What I saw in the Den of Extremism – My visit to Maidan (Part One)

As the focus of recent events has turned to the Crimean peninsula in the south and the eastern provinces of Ukraine, part of a narrative being spun to justify the assimilation is that Russians or Russian speakers in the East are under grave threat from violent, neo-Nazi fascist extremists from Kyiv and the West.

Anti-Kyiv billboard... being plastered over an AIDS awareness advert. Image: Filippo Monteforte / AFP / Lehtikuva
Anti-Kyiv billboard… being plastered over an AIDS awareness advert.
Image: Filippo Monteforte / AFP / Lehtikuva

It is the expansion of the eastward-creeping terror of the lawless thugs who drove out the elected government by force, replacing them with fellow radical extremists.

APphoto_UkraineI was privileged to spend time on Maidan as January moved into February… after the initiation of violent confrontation on Hrushevskogo Street (literally around the corner from the center of Maidan) and the first few tragic deaths of protesters and before the horrendous mass deaths (many of which, though far from all, were from sniper fire) which presaged the flight of the former president and much of his coterie.

Because I did not feel comfortable being in such a place as a “tourist” I did not bring my camera. However, fortunately, I found a wonderful piece of photojournalism on Maidan that was done right around that same time which I highly recommend: Anatomy of Maidan. Virtual tour of the protester’s grounds. It will illustrate just about everything I managed to see.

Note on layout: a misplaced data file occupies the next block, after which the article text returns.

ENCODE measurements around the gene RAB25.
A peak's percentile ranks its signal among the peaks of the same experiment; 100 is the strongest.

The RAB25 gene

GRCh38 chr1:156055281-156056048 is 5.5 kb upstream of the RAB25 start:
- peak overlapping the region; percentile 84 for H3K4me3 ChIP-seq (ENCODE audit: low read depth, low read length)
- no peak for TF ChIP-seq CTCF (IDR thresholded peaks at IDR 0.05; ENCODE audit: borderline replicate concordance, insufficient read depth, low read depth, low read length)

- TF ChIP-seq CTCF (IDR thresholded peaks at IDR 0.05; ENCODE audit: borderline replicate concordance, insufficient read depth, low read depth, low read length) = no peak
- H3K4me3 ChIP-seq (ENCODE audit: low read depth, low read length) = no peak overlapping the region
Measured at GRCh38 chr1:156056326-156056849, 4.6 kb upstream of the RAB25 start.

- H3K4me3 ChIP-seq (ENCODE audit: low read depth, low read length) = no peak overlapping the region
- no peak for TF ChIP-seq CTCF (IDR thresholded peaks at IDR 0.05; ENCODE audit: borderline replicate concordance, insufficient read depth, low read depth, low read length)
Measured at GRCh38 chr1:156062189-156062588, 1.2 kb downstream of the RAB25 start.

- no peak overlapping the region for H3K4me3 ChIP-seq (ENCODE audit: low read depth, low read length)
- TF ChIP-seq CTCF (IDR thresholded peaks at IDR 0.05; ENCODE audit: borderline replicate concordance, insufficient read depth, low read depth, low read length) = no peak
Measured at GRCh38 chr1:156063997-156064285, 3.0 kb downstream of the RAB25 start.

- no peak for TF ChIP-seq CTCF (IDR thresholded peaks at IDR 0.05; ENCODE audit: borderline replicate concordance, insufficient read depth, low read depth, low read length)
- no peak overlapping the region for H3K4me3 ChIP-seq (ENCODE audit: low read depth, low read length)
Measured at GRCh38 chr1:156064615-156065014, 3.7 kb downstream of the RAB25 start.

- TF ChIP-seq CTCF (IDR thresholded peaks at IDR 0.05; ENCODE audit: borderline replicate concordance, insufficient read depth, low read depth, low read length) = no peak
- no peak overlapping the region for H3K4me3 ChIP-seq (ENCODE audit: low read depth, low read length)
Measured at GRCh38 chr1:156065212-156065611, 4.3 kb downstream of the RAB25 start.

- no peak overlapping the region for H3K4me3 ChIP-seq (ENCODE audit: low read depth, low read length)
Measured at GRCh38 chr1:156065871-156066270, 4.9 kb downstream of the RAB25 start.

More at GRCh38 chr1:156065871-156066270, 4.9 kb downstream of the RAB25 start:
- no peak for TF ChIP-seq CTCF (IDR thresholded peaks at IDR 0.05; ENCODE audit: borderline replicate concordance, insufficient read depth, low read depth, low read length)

The barricades were truly impressive. 2014-02 IMG_0040 wheelbarrow handle (Large)However, it seemed incongruous to enter into the middle of the square, directly in front of the main platform, through one of the normal exits from the subway. True, certain other exits were blocked off crudely but effectively with lumber and barbed wire (with a frosting of ice on the stairs), there was still, literally “nothing stopping” me (or any other willing person) from strolling unmolested into the center of the action. There were what I’d describe as “bands of militia” present sufficient to keep order, but not in any way intimidating. Most were armed with clubs reminiscent of the handle which broke off my wheelbarrow recently.

If any were packing heat, it wasn’t evident. There was no evidence of either heavy-handed thuggery nor anarchy. I did see one of the “brigades” hustling a heavy-set guy in camos and a buzz hair-cut down Khreshchatyk, the city’s main street. The man had “THIEF” painted on his forehead with the green disinfectant that they put on wounds all the time that school yard kids know so well. He was basically shown the gate down at the end of the barricades where the Lenin statue once stood. But it seemed to be a quite orderly and just, and certainly colorful, procedure. These guys were armed, but not dangerous.

AFP Photo
AFP Photo

Down at that far end of the main drag was a mock cell, with a ghoulish effigy chained inside, with a banner over it reading (in English) “Yanukovich – Killer.” There always seems to be an element of street theater in most everything – even the most deadly serious things – that Ukrainians engage from the heart.